Q: How does the Lehigh Valley talent supply initiative position the region coming out of the COVID-19?
A: The LVEDC Talent Supply Initiative recognized the need to prioritize building a strong workforce before COVID-19, and the work around developing and retaining talent will easily be able to be applied to the post-COVID labor market. Areas such as career pathways, internships, and apprenticeships will all be vital in reshaping the workforce as we move forward, and the work that has been done in these areas already has prepared the Lehigh Valley to respond to the new challenges that employers will face.
Summer is right around the corner! Your busy season may be coming, vacations may be looming, and interns may be knocking on your door. This year think about how Allied can help you make summer hiring a breeze.
Allied has a network of new and returning college students that can help you:
- Meet peak production times by supplementing your staff
- Ensure shipping deadlines are met by covering staff vacations
- Complete projects you’ve saved for later
- Cover your front desk during vacations
Do you already supplement your staff with the use of interns? Check out these guidelines for unpaid interns and make sure that you follow the Fair Labor Standards Act (FLSA). Consider offering your interns a modest hourly rate and payroll them through Allied. We can:
- Screen, on-board, and pay the interns you’ve recruited
- Handle employee paperwork and payroll processing
- Ensure compliance with all applicable employment laws
For more information or suggestions on how you would benefit most fully from our summer offerings, contact us. We can help you get the most out of your summer help.
New Year’s resolutions are usually based on forming new habits or changing current habits. This means changing human behavior and that is, by far, one of the hardest things to accomplish. Why? There are many reasons, but here we will focus on two; negative motivation and enduring the entire process of change.
Negative Motivation – Many people’s motivation comes from negative thinking such as fear or guilt. You have much better odds of long-lasting success when the motive is positive. For example, your motivation to start exercising comes from a feeling of guilt or fear that not exercising will negatively affect your health and could develop into disease. This thinking may get you started, but the motivation for long-lasting success isn’t there because there’s nothing to feel excited about, especially when the actual effort of coming up with an exercise plan day in and day out starts to wear on you.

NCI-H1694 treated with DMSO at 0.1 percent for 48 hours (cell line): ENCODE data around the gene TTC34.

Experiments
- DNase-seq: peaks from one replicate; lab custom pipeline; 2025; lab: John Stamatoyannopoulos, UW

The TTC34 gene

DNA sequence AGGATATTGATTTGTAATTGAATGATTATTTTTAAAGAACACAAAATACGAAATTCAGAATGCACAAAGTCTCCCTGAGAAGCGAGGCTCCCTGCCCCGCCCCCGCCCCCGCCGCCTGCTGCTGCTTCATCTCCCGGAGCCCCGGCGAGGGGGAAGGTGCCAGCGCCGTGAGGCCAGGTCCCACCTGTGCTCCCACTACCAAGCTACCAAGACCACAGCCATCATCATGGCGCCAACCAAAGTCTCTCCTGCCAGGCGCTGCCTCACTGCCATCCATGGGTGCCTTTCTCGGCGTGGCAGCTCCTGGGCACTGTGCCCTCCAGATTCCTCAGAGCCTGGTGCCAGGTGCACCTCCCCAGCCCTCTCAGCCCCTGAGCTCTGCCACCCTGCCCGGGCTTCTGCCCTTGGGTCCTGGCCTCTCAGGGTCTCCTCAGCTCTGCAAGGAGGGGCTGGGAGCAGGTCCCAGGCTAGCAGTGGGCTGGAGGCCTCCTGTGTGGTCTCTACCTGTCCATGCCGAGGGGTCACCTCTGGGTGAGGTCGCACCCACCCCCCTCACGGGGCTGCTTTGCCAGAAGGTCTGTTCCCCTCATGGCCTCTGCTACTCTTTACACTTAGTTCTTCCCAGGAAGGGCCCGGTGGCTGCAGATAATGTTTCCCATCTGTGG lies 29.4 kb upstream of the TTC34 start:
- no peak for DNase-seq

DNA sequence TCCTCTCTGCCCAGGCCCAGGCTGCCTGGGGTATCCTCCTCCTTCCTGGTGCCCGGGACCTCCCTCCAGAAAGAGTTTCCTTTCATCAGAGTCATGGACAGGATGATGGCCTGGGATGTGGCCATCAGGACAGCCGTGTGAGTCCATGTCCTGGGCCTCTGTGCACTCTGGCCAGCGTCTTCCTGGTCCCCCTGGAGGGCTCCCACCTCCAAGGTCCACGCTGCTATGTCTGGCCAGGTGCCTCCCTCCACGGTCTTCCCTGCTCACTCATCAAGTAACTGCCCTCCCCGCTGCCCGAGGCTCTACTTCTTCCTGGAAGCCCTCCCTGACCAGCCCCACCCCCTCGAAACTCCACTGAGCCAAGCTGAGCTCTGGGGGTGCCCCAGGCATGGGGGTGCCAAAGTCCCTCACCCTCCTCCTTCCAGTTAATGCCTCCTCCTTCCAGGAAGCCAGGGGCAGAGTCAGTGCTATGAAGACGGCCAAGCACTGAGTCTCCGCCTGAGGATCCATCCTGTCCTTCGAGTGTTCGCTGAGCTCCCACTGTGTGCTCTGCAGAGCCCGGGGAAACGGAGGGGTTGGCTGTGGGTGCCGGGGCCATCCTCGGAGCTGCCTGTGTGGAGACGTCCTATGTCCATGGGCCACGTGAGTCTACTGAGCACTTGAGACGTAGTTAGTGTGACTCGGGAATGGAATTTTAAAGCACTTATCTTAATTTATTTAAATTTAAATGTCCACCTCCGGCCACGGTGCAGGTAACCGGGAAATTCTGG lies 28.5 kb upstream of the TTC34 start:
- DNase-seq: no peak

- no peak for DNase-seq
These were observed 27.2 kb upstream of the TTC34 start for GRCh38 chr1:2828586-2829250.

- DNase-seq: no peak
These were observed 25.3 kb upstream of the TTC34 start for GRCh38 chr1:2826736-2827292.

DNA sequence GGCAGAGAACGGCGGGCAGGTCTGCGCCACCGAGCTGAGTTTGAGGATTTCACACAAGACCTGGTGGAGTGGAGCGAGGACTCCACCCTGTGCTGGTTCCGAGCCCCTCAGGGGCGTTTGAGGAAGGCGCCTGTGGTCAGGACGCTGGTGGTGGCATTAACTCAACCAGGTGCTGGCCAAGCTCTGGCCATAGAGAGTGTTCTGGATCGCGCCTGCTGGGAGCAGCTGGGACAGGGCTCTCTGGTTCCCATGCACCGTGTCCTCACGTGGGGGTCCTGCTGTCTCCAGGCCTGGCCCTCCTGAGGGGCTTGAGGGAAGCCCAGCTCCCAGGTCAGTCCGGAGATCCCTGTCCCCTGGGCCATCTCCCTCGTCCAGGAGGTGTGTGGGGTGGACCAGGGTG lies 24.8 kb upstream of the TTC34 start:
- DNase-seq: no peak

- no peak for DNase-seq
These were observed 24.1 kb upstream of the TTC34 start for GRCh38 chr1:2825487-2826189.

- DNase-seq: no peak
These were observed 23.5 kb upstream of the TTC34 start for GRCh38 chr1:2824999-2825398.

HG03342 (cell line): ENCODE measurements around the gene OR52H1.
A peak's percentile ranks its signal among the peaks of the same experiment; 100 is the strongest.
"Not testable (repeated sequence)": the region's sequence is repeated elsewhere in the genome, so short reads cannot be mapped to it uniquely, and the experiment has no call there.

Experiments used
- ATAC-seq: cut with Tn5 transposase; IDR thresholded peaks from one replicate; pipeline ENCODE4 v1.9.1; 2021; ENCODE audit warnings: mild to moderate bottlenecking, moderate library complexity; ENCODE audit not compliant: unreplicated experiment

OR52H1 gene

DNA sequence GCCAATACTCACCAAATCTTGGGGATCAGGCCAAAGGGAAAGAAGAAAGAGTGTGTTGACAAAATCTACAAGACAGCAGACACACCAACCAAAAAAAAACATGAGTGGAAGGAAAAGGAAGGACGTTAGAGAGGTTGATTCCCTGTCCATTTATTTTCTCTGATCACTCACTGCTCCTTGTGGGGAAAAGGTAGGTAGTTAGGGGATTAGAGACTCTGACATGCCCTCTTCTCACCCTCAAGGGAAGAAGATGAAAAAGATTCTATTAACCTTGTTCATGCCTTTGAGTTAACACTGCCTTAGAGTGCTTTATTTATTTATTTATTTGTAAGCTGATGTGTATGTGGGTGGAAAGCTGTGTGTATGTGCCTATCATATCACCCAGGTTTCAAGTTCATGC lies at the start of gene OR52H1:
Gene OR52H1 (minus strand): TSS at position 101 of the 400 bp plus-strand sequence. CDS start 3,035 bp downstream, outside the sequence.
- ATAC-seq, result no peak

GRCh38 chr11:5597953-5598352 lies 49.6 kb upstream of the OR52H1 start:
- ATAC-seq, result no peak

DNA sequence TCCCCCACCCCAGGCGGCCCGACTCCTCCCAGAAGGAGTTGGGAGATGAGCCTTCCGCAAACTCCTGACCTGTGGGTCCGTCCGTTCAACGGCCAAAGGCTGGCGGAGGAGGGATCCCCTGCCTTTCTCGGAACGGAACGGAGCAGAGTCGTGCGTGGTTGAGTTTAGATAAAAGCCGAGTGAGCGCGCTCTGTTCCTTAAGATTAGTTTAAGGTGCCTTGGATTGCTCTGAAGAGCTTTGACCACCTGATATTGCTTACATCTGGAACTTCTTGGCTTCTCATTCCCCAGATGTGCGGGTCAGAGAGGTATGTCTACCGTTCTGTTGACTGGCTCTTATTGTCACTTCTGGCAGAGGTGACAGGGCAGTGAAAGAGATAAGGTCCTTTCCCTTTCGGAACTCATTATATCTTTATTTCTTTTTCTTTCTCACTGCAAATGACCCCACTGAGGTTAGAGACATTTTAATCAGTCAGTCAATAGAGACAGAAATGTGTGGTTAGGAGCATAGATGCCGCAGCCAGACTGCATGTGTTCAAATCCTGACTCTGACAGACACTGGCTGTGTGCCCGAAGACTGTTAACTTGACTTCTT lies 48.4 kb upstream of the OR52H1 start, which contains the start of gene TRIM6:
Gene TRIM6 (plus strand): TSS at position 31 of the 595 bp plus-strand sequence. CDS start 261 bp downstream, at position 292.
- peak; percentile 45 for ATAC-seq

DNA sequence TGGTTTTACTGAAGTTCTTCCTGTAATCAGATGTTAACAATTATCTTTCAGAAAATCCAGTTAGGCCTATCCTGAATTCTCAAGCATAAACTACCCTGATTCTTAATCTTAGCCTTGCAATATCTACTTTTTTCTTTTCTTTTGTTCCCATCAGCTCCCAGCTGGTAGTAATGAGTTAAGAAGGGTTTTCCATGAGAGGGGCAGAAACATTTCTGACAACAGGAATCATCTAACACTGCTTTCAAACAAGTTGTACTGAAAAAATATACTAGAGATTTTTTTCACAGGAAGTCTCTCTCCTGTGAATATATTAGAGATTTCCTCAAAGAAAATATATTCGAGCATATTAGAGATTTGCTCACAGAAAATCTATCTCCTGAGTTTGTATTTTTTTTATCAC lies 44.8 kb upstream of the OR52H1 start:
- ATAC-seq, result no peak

It is much more likely that you will form lasting change if you attach your negative thinking to positive thinking and a positive goal. For example, “I know I need to exercise so that I don’t become unhealthy, but I also feel great physically and mentally and rid myself from stress when I exercise. Plus I really want to look more like I did 5 years ago.” This positive thinking gives you something to look forward to rather than only something to avoid.
The Process of Change – Most of the time, in order to change behavior, you have to undergo a process and there are several stages, each which take time, but are necessary. According to an article by Harvard Health Publications entitled “Why behavior change is hard- and why you should keep trying” these are the following stages…
Precontemplation. This is the stage where you have no conscious intention of making a change. People in this stage tend to avoid discussing and thinking about the unhealthy behavior or may be unaware of how unhealthy the behavior is. BUT, your interest could be sparked by outside influences, such as a public health campaign or a concern from a doctor, friend, or family member. You can’t move past precontemplation, until you feel that the unhealthy behavior is hindering your life.
Contemplation. At this stage, you’re aware that the behavior is a problem, but you’re still not quite ready to commit to action. You are probably fluctuating, weighing and re-weighing the pros and cons. You may be considering how you could overcome some of the obstacles.
Preparation. At this stage, you know you must change, believe you can, and are making plans to do so and soon. You’ve taken some preliminary steps — joined a gym or fitness class and bought a new pair of sneakers. At this point, it’s important to anticipate obstacles and create a real action plan with realistic goals. What obstacles may arise? You have no time? You’re too tired? What are the solutions to these obstacles? If you’ve been sedentary a long time a realistic goal may be to start with 15 minutes of walking a day and you can move up from there.